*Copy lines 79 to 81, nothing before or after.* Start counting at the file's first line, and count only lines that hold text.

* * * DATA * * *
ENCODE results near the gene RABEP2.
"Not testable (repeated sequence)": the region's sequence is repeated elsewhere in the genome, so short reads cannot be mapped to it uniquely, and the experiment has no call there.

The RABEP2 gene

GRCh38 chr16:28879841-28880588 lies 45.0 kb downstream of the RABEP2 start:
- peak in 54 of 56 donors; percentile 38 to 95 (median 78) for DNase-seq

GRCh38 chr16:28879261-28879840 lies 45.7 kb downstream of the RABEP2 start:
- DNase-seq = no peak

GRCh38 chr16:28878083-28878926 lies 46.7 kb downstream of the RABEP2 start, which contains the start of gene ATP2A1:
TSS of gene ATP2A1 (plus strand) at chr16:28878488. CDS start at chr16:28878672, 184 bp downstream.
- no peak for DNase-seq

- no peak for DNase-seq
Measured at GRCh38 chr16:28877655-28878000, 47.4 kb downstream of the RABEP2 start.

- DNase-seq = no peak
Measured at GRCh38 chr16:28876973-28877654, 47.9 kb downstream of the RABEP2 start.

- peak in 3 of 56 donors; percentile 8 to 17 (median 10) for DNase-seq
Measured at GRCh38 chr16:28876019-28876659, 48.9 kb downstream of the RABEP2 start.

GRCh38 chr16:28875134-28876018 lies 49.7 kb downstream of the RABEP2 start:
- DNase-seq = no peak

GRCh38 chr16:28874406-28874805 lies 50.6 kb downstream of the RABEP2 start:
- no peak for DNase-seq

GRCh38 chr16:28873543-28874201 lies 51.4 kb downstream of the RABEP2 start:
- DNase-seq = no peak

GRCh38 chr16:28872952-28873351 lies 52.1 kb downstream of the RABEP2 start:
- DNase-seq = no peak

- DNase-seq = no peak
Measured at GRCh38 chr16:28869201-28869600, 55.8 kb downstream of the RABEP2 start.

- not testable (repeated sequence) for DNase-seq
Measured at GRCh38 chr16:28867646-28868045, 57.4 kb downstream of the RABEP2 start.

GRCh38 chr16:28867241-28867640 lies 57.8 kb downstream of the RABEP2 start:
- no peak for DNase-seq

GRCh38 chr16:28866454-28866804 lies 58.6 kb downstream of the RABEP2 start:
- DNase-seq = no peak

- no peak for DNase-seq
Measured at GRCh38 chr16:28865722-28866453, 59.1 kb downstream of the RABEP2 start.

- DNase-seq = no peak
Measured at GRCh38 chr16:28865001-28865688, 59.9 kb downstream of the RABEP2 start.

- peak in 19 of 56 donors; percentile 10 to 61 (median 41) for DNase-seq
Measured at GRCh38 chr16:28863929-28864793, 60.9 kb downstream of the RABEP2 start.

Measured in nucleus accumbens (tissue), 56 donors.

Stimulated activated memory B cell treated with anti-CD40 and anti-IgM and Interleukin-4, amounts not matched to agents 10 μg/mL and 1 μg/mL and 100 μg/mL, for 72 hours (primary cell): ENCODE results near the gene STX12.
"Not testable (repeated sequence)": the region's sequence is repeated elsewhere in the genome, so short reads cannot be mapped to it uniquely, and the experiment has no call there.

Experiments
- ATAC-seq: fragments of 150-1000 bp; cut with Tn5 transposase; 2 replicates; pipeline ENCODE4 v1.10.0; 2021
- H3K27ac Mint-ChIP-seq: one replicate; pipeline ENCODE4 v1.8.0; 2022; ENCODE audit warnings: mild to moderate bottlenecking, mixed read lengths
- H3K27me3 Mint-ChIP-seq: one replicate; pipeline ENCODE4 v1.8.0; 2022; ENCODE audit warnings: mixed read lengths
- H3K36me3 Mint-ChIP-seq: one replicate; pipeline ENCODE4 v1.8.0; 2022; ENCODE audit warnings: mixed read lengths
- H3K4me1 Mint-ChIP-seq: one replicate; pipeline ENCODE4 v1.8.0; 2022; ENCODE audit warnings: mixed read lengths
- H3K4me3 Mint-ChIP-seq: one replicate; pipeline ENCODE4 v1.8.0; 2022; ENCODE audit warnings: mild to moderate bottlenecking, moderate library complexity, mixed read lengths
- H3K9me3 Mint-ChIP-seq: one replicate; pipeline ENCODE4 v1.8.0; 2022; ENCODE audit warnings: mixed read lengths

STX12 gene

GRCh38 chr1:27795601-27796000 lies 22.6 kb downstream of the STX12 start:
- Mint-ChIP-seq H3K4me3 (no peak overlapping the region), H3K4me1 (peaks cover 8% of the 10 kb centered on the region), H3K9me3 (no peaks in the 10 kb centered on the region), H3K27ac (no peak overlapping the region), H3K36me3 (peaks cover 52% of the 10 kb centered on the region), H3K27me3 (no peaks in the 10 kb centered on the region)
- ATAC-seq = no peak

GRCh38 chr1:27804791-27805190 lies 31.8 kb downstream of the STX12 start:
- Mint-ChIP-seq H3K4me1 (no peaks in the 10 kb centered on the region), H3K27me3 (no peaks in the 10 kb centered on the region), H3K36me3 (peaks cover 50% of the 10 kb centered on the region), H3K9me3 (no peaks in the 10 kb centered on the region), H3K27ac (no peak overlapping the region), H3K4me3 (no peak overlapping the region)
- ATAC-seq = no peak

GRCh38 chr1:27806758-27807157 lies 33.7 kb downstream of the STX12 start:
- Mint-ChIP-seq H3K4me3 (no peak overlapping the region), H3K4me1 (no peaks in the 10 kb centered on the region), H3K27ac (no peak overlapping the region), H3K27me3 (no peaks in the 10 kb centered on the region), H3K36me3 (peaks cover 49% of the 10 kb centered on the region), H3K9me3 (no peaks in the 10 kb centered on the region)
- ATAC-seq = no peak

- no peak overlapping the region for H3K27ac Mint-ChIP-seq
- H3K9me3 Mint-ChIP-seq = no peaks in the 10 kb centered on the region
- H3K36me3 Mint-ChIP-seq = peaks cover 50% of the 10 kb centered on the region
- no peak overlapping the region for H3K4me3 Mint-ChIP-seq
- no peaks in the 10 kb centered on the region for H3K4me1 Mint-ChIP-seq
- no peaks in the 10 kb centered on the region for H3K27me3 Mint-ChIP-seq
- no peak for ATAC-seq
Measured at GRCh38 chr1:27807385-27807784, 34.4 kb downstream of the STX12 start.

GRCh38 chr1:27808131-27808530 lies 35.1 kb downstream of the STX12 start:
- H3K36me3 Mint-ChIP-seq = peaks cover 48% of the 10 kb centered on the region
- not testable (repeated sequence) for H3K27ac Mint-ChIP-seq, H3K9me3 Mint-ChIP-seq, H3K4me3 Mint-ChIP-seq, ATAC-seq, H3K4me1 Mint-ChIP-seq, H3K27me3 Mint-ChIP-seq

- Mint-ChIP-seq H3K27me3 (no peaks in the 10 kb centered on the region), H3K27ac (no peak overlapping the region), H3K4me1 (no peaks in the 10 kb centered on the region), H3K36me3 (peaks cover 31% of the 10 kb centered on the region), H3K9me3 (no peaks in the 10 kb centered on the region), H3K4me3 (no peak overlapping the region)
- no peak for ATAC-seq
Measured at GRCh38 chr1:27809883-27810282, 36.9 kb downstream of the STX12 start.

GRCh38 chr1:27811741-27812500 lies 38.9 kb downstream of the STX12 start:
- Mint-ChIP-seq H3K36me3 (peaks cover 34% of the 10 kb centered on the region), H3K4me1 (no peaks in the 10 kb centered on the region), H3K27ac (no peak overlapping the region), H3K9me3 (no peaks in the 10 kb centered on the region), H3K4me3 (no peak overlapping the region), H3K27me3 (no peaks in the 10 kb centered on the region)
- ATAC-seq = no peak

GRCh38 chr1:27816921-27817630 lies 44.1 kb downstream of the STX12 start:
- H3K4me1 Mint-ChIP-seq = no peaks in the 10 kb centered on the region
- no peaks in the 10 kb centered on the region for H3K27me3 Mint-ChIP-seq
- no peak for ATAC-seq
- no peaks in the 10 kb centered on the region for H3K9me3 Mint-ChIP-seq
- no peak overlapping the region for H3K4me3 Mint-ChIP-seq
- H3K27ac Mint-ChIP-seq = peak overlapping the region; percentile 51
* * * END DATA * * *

- no peaks in the 10 kb centered on the region for H3K27me3 Mint-ChIP-seq
- no peak for ATAC-seq
- no peaks in the 10 kb centered on the region for H3K9me3 Mint-ChIP-seq